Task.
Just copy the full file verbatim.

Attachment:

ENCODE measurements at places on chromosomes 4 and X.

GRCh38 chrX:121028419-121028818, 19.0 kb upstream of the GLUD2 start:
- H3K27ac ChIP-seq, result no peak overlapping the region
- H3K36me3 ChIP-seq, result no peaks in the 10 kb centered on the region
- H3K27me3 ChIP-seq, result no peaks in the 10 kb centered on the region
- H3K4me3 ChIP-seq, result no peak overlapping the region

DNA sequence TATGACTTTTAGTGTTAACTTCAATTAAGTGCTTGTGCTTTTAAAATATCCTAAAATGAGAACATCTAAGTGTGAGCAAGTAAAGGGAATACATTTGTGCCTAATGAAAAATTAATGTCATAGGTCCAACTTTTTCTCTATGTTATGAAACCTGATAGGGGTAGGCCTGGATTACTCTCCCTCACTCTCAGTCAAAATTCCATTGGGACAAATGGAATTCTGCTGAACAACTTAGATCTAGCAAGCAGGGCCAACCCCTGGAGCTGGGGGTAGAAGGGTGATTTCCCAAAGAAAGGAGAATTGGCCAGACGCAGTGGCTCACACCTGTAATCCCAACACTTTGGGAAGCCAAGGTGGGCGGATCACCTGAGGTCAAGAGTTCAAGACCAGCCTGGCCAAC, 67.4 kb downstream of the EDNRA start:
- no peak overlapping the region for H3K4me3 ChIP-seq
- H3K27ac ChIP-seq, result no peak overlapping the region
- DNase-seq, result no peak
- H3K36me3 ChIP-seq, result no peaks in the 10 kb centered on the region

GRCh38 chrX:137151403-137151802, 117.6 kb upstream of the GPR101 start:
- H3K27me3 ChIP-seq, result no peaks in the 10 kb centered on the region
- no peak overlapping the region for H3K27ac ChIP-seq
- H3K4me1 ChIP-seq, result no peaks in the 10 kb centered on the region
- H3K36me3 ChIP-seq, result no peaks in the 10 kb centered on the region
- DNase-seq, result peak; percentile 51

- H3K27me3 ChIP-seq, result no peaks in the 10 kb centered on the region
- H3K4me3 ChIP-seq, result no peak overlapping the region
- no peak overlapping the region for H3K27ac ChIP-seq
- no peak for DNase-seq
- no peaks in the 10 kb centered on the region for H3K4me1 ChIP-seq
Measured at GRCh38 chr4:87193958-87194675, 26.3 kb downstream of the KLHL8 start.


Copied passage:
ENCODE measurements at places on chromosomes 4 and X.

GRCh38 chrX:121028419-121028818, 19.0 kb upstream of the GLUD2 start:
- H3K27ac ChIP-seq, result no peak overlapping the region
- H3K36me3 ChIP-seq, result no peaks in the 10 kb centered on the region
- H3K27me3 ChIP-seq, result no peaks in the 10 kb centered on the region
- H3K4me3 ChIP-seq, result no peak overlapping the region

DNA sequence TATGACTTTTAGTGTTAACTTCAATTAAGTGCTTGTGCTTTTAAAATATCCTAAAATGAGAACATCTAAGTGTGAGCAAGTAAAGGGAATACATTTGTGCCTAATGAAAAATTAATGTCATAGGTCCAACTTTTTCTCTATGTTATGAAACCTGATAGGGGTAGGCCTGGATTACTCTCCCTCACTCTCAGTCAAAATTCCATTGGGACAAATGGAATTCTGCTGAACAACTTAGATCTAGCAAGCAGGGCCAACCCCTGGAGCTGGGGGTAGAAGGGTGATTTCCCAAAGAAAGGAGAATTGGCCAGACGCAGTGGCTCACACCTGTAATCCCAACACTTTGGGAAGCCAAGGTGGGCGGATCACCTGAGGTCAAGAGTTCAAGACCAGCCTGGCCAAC, 67.4 kb downstream of the EDNRA start:
- no peak overlapping the region for H3K4me3 ChIP-seq
- H3K27ac ChIP-seq, result no peak overlapping the region
- DNase-seq, result no peak
- H3K36me3 ChIP-seq, result no peaks in the 10 kb centered on the region

GRCh38 chrX:137151403-137151802, 117.6 kb upstream of the GPR101 start:
- H3K27me3 ChIP-seq, result no peaks in the 10 kb centered on the region
- no peak overlapping the region for H3K27ac ChIP-seq
- H3K4me1 ChIP-seq, result no peaks in the 10 kb centered on the region
- H3K36me3 ChIP-seq, result no peaks in the 10 kb centered on the region
- DNase-seq, result peak; percentile 51

- H3K27me3 ChIP-seq, result no peaks in the 10 kb centered on the region
- H3K4me3 ChIP-seq, result no peak overlapping the region
- no peak overlapping the region for H3K27ac ChIP-seq
- no peak for DNase-seq
- no peaks in the 10 kb centered on the region for H3K4me1 ChIP-seq
Measured at GRCh38 chr4:87193958-87194675, 26.3 kb downstream of the KLHL8 start.